Canegrowers remain optimistic ahead of the upcoming season despite worker shortages and input costs.
The Ukrainian conflict has market experts predicting a slightly larger than normal price range this year, but expect similar highs to last year.
It's good news for farmers like Burdekin grower Owen Menkens who recently expanded his cane holdings to 350 hectares after purchasing a farm across the road.
"We're not necessarily chasing expansion, but that land came up, so that opportunity was right there," he said.
Rabobank recently noted sugarcane as the most optimistic February commodity category due to positive global price trends, aiding Queensland to post the highest rural confidence levels for the past quarter alongside Tasmania.
Mr Menkens said confidence in the sugar industry remained strong.
"The sugar prices have improved this year and we can price well going forward," he said.
"The next couple of years are looking good, but counteracting that is the fuel and fertiliser prices have gone through the roof as well."
He noted that fertiliser costs had almost doubled since last year.
"Everyone has heard about the fuel prices too," he said.
"It has a big effect on our input costs, but hopefully it's not a long term issue."
Mr Menkens intends to harvest about 36,000 tonnes this year.
Queensland Sugar Limited senior manager of treasury and risk, Matthew Page, said prices would remain elevated.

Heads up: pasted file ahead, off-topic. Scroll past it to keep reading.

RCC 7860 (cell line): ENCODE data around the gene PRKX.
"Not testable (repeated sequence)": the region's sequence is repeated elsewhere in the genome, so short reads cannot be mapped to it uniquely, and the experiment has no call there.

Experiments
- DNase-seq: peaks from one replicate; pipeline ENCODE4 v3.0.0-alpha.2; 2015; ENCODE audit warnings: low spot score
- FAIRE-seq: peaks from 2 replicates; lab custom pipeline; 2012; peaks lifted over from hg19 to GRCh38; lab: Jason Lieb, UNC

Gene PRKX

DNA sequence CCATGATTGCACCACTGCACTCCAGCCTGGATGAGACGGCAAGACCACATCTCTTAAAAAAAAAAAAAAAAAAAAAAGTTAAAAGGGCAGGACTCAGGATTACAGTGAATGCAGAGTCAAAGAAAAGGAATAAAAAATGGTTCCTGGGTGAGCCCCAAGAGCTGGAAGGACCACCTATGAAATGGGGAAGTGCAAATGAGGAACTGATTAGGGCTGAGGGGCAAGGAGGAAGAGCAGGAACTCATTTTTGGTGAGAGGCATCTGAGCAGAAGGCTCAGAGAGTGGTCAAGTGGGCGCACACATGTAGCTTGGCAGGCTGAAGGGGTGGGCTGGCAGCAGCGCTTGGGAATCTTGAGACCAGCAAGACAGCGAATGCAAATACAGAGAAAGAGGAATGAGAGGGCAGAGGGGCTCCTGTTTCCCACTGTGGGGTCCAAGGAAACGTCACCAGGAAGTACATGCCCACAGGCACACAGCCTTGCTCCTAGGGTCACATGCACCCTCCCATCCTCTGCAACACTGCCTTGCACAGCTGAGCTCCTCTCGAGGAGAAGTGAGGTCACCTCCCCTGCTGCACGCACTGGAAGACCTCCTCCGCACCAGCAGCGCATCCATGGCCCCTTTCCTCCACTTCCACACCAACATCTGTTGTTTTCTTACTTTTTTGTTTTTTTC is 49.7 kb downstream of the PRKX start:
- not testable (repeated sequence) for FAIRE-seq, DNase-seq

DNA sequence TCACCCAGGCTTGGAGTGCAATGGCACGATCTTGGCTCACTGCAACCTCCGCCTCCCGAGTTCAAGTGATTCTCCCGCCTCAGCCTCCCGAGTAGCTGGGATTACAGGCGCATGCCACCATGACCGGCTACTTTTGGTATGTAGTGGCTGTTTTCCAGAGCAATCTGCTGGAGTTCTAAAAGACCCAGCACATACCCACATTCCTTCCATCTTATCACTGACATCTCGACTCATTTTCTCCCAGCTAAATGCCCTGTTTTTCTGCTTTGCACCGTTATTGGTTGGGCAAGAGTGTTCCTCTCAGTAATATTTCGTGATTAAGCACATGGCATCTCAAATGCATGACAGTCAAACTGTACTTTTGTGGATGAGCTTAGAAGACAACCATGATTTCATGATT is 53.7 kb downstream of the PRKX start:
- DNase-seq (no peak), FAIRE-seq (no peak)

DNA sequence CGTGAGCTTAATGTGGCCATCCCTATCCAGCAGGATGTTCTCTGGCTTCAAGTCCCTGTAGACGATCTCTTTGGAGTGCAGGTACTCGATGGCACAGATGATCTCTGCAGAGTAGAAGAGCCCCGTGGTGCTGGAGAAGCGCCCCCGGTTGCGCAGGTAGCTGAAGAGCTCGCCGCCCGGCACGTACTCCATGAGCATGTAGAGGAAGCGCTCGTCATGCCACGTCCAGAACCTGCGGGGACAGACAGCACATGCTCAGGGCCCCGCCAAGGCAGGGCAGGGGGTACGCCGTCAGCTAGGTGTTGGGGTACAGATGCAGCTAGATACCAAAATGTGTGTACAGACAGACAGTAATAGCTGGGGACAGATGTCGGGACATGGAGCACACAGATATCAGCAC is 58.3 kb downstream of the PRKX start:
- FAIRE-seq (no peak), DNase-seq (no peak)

"After a very good 2021 season where prices peaked at just over A$600 per tonne, prices for 2022 look set to remain at these elevated levels in the high A$500 per tonne region," he said.
"For the coming months strong energy prices should provide reasonable support for sugar prices as larger volumes of sugarcane are diverted to ethanol production in the upcoming Brazil harvest leaving a question mark over how much supply will be available from the world's largest exporter.
"Looking further ahead this dynamic will continue to play a significant role in the global sugar market as more and more countries search for sustainable, self-sufficient energy sources en-route to their net zero carbon emissions targets by 2050."
Local growers are also opting to go back into the industry due to advantageous prices.
"A lot of guys have gone back into cane because the price has been good, there is a bit more area under cane," Mr Menkens said.
"It's a pretty consistent crop. Crushing is always exciting, but hopefully we get a good crop and it runs pretty well."
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